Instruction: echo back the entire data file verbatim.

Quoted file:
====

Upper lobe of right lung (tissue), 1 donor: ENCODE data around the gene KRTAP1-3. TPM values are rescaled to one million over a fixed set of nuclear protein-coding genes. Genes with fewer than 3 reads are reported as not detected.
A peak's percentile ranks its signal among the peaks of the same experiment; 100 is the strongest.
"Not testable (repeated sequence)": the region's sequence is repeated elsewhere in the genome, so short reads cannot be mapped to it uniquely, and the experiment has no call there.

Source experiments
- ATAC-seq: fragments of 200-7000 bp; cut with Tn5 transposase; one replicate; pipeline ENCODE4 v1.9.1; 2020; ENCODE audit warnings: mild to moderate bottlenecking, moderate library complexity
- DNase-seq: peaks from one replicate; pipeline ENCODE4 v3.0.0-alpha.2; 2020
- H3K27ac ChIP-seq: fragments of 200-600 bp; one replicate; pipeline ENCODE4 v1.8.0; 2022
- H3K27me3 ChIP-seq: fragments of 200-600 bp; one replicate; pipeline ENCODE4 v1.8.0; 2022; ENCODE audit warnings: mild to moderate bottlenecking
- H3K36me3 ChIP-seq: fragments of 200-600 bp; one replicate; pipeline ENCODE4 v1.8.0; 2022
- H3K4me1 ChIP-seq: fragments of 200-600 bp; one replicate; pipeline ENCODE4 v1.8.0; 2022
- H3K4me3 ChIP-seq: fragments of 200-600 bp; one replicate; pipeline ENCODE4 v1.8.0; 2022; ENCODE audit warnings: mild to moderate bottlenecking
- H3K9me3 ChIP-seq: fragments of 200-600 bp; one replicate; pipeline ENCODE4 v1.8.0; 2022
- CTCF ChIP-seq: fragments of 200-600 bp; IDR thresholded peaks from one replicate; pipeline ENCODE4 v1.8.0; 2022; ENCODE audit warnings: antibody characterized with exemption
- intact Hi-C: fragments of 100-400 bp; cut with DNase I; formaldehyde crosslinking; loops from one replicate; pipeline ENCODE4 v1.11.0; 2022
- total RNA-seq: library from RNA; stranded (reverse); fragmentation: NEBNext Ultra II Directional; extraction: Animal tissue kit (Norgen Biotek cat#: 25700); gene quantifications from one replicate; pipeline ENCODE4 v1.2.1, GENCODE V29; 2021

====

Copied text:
Upper lobe of right lung (tissue), 1 donor: ENCODE data around the gene KRTAP1-3. TPM values are rescaled to one million over a fixed set of nuclear protein-coding genes. Genes with fewer than 3 reads are reported as not detected.
A peak's percentile ranks its signal among the peaks of the same experiment; 100 is the strongest.
"Not testable (repeated sequence)": the region's sequence is repeated elsewhere in the genome, so short reads cannot be mapped to it uniquely, and the experiment has no call there.

Source experiments
- ATAC-seq: fragments of 200-7000 bp; cut with Tn5 transposase; one replicate; pipeline ENCODE4 v1.9.1; 2020; ENCODE audit warnings: mild to moderate bottlenecking, moderate library complexity
- DNase-seq: peaks from one replicate; pipeline ENCODE4 v3.0.0-alpha.2; 2020
- H3K27ac ChIP-seq: fragments of 200-600 bp; one replicate; pipeline ENCODE4 v1.8.0; 2022
- H3K27me3 ChIP-seq: fragments of 200-600 bp; one replicate; pipeline ENCODE4 v1.8.0; 2022; ENCODE audit warnings: mild to moderate bottlenecking
- H3K36me3 ChIP-seq: fragments of 200-600 bp; one replicate; pipeline ENCODE4 v1.8.0; 2022
- H3K4me1 ChIP-seq: fragments of 200-600 bp; one replicate; pipeline ENCODE4 v1.8.0; 2022
- H3K4me3 ChIP-seq: fragments of 200-600 bp; one replicate; pipeline ENCODE4 v1.8.0; 2022; ENCODE audit warnings: mild to moderate bottlenecking
- H3K9me3 ChIP-seq: fragments of 200-600 bp; one replicate; pipeline ENCODE4 v1.8.0; 2022
- CTCF ChIP-seq: fragments of 200-600 bp; IDR thresholded peaks from one replicate; pipeline ENCODE4 v1.8.0; 2022; ENCODE audit warnings: antibody characterized with exemption
- intact Hi-C: fragments of 100-400 bp; cut with DNase I; formaldehyde crosslinking; loops from one replicate; pipeline ENCODE4 v1.11.0; 2022
- total RNA-seq: library from RNA; stranded (reverse); fragmentation: NEBNext Ultra II Directional; extraction: Animal tissue kit (Norgen Biotek cat#: 25700); gene quantifications from one replicate; pipeline ENCODE4 v1.2.1, GENCODE V29; 2021